Cargill Profit Drops 41% After Weaker Crop Volume, Energy

Cargill Inc., the largest closely held U.S. company, posted a 41 percent drop in fiscal first-quarter earnings after a decline in U.S. crop volumes and profitability at its energy-trading operation.

Net income fell to $571 million in the three months through Aug. 31 from $975 million a year earlier, the Minneapolis-based company said in a statement today. Revenue was unchanged at $33.8 billion, it said.

The worst drought since the 1930s cut U.S. grain output last year. The subsequent decline in Northern Hemisphere crop supplies led to less profit at Cargill’s origination and processing unit, which handles commodities including corn.

Cargill said earnings were down “significantly” at its industrial and financial services segment. Mild weather reduced demand for commodities such as coal, gasoline and natural gas, Lisa Clemens, a Cargill spokeswoman, said in a phone interview. Results from the asset-management business, which includes investment firm Black River Asset Management LLC, were lower because of “rising economic pressures in emerging markets,’‘ Cargill said in the statement.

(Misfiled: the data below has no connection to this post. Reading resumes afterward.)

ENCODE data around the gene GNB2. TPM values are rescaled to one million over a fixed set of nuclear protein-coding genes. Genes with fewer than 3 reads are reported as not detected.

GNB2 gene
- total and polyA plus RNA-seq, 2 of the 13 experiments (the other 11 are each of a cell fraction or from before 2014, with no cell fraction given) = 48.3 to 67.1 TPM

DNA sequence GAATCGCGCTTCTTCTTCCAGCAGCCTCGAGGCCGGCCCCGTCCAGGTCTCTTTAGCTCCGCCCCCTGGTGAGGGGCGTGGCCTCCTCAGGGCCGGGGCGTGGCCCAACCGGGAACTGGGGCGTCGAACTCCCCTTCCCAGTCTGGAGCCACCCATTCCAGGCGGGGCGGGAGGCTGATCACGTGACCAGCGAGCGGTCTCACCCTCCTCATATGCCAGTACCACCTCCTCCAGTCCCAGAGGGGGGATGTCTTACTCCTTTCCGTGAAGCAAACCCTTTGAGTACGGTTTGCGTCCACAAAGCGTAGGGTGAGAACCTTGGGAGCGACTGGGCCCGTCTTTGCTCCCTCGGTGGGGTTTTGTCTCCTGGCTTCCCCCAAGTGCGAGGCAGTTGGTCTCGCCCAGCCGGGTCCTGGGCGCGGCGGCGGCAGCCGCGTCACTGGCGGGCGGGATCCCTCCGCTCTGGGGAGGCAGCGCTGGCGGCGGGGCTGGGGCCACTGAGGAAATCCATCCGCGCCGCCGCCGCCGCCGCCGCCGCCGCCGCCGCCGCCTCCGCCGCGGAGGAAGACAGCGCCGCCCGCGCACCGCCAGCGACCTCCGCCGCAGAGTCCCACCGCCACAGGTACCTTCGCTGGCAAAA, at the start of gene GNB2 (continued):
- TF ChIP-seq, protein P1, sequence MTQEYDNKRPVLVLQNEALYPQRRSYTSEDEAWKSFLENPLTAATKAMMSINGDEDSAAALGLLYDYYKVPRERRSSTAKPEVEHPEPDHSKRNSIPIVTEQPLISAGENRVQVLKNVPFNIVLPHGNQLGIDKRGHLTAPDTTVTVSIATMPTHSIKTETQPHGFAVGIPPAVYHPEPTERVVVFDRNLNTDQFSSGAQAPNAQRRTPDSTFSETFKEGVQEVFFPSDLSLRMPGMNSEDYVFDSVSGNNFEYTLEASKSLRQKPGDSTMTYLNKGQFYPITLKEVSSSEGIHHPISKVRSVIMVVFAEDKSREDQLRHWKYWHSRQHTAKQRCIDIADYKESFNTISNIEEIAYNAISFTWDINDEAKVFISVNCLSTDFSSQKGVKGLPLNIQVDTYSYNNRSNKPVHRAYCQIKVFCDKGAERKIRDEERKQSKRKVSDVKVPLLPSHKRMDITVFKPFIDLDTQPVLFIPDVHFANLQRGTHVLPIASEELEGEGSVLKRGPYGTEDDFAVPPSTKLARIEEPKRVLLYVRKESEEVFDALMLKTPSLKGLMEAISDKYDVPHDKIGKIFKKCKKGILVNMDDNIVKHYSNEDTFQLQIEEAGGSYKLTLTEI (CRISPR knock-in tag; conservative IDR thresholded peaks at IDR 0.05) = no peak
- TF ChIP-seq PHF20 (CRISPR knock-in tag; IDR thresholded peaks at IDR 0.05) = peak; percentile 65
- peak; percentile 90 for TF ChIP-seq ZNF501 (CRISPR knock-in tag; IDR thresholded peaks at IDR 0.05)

Food ingredients and applications, a segment that supplies food manufacturers and retailers, saw lower profit after experiencing ‘‘choppy markets.’’ Profit was up ‘‘slightly’’ at the animal nutrition and protein unit following efficiency gains at U.S. slaughterhouses, the company said.

Cargill also said today its acquisition of Joe White Maltings in Australia from Glencore Xstrata Plc, which will enable it to serve brewers in that country and in Asia, is expected to be completed before the end of the year after regulatory approval. Cargill said it bought Prairie Malt in Saskatchewan, Canada, and a shrimp-feed manufacturer in Thailand.

To contact the reporter on this story: Shruti Date Singh in Chicago at ssingh28@bloomberg.net

To contact the editor responsible for this story: Simon Casey at scasey4@bloomberg.net

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